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Her Instruments, Book 1
He almost asked if it was Salaena’s imagination, but Sascha sounded frightened. With gentle hands, Hirianthial lifted his two sleepers onto Jarysh’s lap, shattering their fragile dreams. He hoped the fragments reassembled after he’d gone.
“Hopefully nothing too serious,” Jarysh said.
“I’ll be back,” Hirianthial said, answering the question Jarysh had wanted to ask and failed to.
Sascha was waiting for him at the garden gate when he arrived at the house. “The midwife won’t let anyone in,” he said. “She said to get you immediately, but wouldn’t say what’s wrong.”
“Thank you,” Hirianthial said absently and passed the Harat-Shar, heading toward Salaena’s resting room. He’d wondered when he first arrived what a closed door would look like in a Harat-Shariin home… now he knew. He knocked.
“Who is it?”
“The doctor,” Hirianthial said.
Karya opened the door, and with it came a long wail and a smell that struck Hirianthial deep in the gut, like a knife there, like a memory.
“I think she’ll be fine, though I want you to check,” the midwife said. “I suspect she did it to herself somehow, though I can’t find any evidence.” After a pause, she added, “I haven’t had time to clean up.”
She looked clean enough. He didn’t understand until he reached the blood-drenched bathroom. In the middle of the stench and the mess, Salaena kneeled, rocking and sobbing into her knotted night-dress. A swift sweep revealed a pebbly red aura, already smoothing as the cramps faded: her emotional distress was surprisingly mild, a bare wobble of gray and orange. The sense of the peaceful infant was, of course, gone. It hadn’t developed enough to offer any more information to his mental touch and now it never would. If she’d had to miscarry, doing it early was at least less traumatic.
Somewhat less traumatic.
Hirianthial stepped into the bathroom, preparing to unpack the more sensitive, technological diagnostic tools. As he moved, Salaen stopped crying and lifted her tear and blood-streaked face. Her eyes glittered, and the sudden spear of violent crimson in her aura twisted her words into fierce, lethal things.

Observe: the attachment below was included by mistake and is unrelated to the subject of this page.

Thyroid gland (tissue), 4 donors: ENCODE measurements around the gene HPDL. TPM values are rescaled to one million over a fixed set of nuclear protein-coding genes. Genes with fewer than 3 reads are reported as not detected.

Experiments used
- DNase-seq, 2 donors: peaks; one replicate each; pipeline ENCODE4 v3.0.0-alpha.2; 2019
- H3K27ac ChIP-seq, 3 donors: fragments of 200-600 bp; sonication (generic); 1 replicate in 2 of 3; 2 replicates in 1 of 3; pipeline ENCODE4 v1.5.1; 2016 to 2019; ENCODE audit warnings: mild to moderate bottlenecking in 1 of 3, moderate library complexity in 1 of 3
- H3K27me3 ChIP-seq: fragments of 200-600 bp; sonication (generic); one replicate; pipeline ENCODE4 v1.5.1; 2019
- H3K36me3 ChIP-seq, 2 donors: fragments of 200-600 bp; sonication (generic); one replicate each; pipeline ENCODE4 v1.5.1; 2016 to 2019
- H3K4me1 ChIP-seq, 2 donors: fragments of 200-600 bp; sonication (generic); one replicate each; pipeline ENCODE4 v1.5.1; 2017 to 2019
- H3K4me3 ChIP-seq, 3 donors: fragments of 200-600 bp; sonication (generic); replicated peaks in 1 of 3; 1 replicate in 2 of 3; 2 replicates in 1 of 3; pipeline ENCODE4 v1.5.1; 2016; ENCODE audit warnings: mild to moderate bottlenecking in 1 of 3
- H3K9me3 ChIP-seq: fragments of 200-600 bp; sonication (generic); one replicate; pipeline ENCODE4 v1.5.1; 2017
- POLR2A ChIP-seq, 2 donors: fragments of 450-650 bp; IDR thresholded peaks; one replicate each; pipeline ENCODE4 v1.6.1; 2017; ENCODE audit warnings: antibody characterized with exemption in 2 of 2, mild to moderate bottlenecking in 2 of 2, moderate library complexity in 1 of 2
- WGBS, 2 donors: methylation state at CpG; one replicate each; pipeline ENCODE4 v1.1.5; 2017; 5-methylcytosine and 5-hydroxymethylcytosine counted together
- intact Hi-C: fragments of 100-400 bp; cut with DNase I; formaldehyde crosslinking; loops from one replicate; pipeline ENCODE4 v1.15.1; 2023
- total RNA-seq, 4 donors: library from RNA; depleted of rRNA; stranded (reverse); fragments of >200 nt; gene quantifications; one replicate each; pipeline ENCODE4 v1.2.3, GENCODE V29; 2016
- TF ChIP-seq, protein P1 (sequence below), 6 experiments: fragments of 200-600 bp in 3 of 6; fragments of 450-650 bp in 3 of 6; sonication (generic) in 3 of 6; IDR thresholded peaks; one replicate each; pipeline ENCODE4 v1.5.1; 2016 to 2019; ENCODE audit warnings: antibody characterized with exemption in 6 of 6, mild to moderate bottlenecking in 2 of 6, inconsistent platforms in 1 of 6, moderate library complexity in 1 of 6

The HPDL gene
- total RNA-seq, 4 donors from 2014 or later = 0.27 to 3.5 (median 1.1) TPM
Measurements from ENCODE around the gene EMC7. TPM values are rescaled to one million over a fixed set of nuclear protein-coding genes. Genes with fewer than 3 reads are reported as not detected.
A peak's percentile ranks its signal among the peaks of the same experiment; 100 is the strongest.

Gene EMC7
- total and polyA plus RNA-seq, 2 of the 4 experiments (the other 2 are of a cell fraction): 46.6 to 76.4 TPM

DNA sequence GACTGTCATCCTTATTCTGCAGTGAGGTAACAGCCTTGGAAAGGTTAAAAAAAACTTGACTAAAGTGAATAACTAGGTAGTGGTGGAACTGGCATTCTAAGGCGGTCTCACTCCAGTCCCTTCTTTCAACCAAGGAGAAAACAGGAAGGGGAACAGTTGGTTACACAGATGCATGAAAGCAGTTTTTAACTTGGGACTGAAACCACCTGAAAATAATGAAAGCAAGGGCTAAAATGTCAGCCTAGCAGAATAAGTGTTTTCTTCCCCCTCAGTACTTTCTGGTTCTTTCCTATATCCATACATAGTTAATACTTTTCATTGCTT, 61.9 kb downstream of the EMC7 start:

“You weren’t there.”
The words entered his mind, which filled with white noise. He knew there were sounds outside his head, but they seemed very distant.
You weren’t there.
It wasn’t the first time.
Very carefully, Hirianthial shut the door on Salaena. He walked, unsure of his footsteps, back into the outer chamber and past a puzzled Karya. He closed the second door on the chamber and stood in the hallway. He had no idea how long he remained there. Staring. Tracing the lines in the stone walls with dry eyes. Sensing from very far away the breeze against the side of his neck and jaw. Perhaps the fan made noise as its blades cut the air, endless toil.
He blinked to clear his eyes and looked down and to one side. Sascha was standing there, ears flat against his skull. “Are you okay? You—there’s blood—what happened?”
He should move. Leave. Go someplace where no one would happen on him. This sounded like the best course. The gentlest wisdom. Hirianthial forced his stiff joints to bend and walked, one foot before the next, toward where muscle memory dictated.
Did Sascha follow? He thought he heard someone talking. Best not to listen to people talking. People spoke without thinking. Short-lived people in particular.
One foot before the next. And the next. He thought of the pond with the geese, the one that children—stop—the one that would make a pleasant meditative retreat. He would go there.
“Boss, I need your—what are you doing?”
“Packing,” Reese said. “I need to take a trip.”
Sascha stood at the door into her chambers, one ear pointed up and the other out. His expression was a fine example of astonishment. Reese ignored it to toss another shirt onto the unused bed.
“You can’t leave!” he exclaimed.